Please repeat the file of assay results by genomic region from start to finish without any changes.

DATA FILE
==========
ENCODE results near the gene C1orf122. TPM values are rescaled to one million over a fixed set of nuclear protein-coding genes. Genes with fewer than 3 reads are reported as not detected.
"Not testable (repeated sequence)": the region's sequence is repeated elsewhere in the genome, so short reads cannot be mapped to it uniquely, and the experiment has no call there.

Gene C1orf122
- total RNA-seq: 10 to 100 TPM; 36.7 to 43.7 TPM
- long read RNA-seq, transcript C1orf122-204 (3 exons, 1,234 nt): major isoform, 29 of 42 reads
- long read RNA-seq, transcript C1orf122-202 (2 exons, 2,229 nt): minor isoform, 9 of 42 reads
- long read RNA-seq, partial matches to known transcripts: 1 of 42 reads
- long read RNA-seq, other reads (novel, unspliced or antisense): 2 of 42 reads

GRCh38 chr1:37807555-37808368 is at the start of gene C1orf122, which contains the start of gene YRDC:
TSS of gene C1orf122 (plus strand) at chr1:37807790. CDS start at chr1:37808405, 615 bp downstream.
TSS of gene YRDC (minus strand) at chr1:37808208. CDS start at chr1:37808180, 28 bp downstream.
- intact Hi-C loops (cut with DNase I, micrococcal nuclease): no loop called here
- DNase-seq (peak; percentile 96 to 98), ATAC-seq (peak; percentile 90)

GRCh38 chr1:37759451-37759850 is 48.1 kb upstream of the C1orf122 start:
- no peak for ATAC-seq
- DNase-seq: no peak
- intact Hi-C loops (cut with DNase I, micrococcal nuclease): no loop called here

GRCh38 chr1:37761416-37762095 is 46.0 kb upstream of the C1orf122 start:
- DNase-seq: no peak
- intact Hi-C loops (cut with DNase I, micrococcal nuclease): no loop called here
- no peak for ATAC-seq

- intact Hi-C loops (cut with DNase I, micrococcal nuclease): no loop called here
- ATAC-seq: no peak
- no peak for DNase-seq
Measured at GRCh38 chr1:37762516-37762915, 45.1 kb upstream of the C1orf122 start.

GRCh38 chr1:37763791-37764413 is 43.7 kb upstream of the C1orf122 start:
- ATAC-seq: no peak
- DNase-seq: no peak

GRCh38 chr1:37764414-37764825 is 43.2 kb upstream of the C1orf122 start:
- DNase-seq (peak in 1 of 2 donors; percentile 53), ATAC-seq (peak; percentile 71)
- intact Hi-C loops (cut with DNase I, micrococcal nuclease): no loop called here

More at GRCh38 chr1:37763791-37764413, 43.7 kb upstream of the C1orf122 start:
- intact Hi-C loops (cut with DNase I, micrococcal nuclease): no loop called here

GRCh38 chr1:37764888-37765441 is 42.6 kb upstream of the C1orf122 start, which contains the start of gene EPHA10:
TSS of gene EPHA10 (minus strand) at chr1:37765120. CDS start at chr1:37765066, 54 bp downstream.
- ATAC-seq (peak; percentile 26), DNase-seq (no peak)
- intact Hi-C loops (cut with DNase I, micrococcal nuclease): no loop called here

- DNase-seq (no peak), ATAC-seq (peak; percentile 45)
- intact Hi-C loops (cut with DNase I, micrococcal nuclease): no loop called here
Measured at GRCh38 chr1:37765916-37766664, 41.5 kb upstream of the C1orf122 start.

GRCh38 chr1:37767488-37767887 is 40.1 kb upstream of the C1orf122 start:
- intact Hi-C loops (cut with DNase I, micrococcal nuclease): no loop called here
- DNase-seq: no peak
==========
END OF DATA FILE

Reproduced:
ENCODE results near the gene C1orf122. TPM values are rescaled to one million over a fixed set of nuclear protein-coding genes. Genes with fewer than 3 reads are reported as not detected.
"Not testable (repeated sequence)": the region's sequence is repeated elsewhere in the genome, so short reads cannot be mapped to it uniquely, and the experiment has no call there.

Gene C1orf122
- total RNA-seq: 10 to 100 TPM; 36.7 to 43.7 TPM
- long read RNA-seq, transcript C1orf122-204 (3 exons, 1,234 nt): major isoform, 29 of 42 reads
- long read RNA-seq, transcript C1orf122-202 (2 exons, 2,229 nt): minor isoform, 9 of 42 reads
- long read RNA-seq, partial matches to known transcripts: 1 of 42 reads
- long read RNA-seq, other reads (novel, unspliced or antisense): 2 of 42 reads

GRCh38 chr1:37807555-37808368 is at the start of gene C1orf122, which contains the start of gene YRDC:
TSS of gene C1orf122 (plus strand) at chr1:37807790. CDS start at chr1:37808405, 615 bp downstream.
TSS of gene YRDC (minus strand) at chr1:37808208. CDS start at chr1:37808180, 28 bp downstream.
- intact Hi-C loops (cut with DNase I, micrococcal nuclease): no loop called here
- DNase-seq (peak; percentile 96 to 98), ATAC-seq (peak; percentile 90)

GRCh38 chr1:37759451-37759850 is 48.1 kb upstream of the C1orf122 start:
- no peak for ATAC-seq
- DNase-seq: no peak
- intact Hi-C loops (cut with DNase I, micrococcal nuclease): no loop called here

GRCh38 chr1:37761416-37762095 is 46.0 kb upstream of the C1orf122 start:
- DNase-seq: no peak
- intact Hi-C loops (cut with DNase I, micrococcal nuclease): no loop called here
- no peak for ATAC-seq

- intact Hi-C loops (cut with DNase I, micrococcal nuclease): no loop called here
- ATAC-seq: no peak
- no peak for DNase-seq
Measured at GRCh38 chr1:37762516-37762915, 45.1 kb upstream of the C1orf122 start.

GRCh38 chr1:37763791-37764413 is 43.7 kb upstream of the C1orf122 start:
- ATAC-seq: no peak
- DNase-seq: no peak

GRCh38 chr1:37764414-37764825 is 43.2 kb upstream of the C1orf122 start:
- DNase-seq (peak in 1 of 2 donors; percentile 53), ATAC-seq (peak; percentile 71)
- intact Hi-C loops (cut with DNase I, micrococcal nuclease): no loop called here

More at GRCh38 chr1:37763791-37764413, 43.7 kb upstream of the C1orf122 start:
- intact Hi-C loops (cut with DNase I, micrococcal nuclease): no loop called here

GRCh38 chr1:37764888-37765441 is 42.6 kb upstream of the C1orf122 start, which contains the start of gene EPHA10:
TSS of gene EPHA10 (minus strand) at chr1:37765120. CDS start at chr1:37765066, 54 bp downstream.
- ATAC-seq (peak; percentile 26), DNase-seq (no peak)
- intact Hi-C loops (cut with DNase I, micrococcal nuclease): no loop called here

- DNase-seq (no peak), ATAC-seq (peak; percentile 45)
- intact Hi-C loops (cut with DNase I, micrococcal nuclease): no loop called here
Measured at GRCh38 chr1:37765916-37766664, 41.5 kb upstream of the C1orf122 start.

GRCh38 chr1:37767488-37767887 is 40.1 kb upstream of the C1orf122 start:
- intact Hi-C loops (cut with DNase I, micrococcal nuclease): no loop called here
- DNase-seq: no peak